Osprey aircraft to land on Bladen Lakes State Forest

RALEIGH — If you live or work around Bladen Lakes State Forest you may see an MV-22 Osprey approaching or departing designated areas of the forest. Ospreys are tilt-rotor aircraft that serve multiple roles due to its ability to take off, land and hover like a helicopter.

The activity is the result of a lease agreement between the N.C. Forest Service, the Naval Facilities Command and the U.S. Marine Corps, which provides two 23-acre landing zones. Use of these landing zones began in January.

“This shows how the North Carolina Department of Agriculture and Consumer Services continues to support our military partners with their training mission to be operationally and combat ready, while simultaneously helping to keep our working forests working,” said Agriculture Commissioner Steve Troxler. “This is a great example of how the two top industries in the state, agriculture and the military, are working together to benefit North Carolina.”

Bladen Lakes State Forest is a working, demonstration and research forest that receives no appropriated funding. It is funded by revenue raised through the sale of forest products such as timber, pine straw and charcoal. The agreement with the Naval Facilities Command and the Marine Corps is an example of how working forests can also benefit from lease agreements.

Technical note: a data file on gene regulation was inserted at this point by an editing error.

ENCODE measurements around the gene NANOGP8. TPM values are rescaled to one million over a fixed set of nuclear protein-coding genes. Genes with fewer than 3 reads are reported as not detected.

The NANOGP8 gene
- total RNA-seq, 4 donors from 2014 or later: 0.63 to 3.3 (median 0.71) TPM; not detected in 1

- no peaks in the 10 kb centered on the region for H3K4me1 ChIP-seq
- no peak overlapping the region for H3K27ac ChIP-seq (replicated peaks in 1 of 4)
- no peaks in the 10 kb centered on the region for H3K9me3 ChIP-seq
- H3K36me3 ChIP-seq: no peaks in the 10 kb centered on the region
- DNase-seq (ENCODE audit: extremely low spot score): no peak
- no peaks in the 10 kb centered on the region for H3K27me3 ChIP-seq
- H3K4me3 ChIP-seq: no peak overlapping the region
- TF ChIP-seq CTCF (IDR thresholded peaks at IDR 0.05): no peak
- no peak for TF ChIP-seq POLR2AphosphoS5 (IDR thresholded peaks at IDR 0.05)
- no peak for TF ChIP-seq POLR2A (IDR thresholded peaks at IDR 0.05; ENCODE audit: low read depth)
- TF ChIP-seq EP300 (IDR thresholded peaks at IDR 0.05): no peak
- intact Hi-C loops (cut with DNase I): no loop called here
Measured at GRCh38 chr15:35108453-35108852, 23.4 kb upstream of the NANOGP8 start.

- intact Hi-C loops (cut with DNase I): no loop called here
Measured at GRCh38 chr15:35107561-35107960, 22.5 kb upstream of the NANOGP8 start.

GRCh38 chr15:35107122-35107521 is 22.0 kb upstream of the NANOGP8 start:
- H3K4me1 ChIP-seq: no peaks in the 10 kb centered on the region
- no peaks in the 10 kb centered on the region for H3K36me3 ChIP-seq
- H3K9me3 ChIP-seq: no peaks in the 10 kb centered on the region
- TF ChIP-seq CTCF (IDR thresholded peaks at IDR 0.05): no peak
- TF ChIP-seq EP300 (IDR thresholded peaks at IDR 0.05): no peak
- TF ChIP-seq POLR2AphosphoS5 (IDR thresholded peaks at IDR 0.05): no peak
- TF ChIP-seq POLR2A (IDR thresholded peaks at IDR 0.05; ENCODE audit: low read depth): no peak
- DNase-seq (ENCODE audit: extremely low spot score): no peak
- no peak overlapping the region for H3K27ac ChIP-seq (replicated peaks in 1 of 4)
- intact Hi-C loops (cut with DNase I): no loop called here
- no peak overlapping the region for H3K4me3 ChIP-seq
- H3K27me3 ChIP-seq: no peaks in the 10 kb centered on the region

The lease agreement is the culmination of more than three years of work between the state and the Marine Corps to identify and prepare suitable lands for the Osprey. The landing zones will allow Marine Corps aircrews to perform low-altitude pattern work away from the congested airspace over Camp Lejeune and the Marine Corps Air Station New River.

The agreement also supports the goals of the North Carolina Sentinel Landscapes Partnership, a voluntary collaboration between farmers, woodland owners, conservationists, state and federal agencies and military installations. The partnerships helps protect working lands and critical natural resources, while reducing the encroachment of development on military installations that inhibits training.

North Carolina is also one of two states nationally that is piloting the Forest Opportunities for Resource Conservation and Environmental Security program. This voluntary program recognizes and assists woodland owners near military bases who keep their working forests working.

An in-depth environmental assessment was conducted, including noise level evaluations, as required by the National Environmental Policy Act and the Federal Council on Environmental Quality regulations.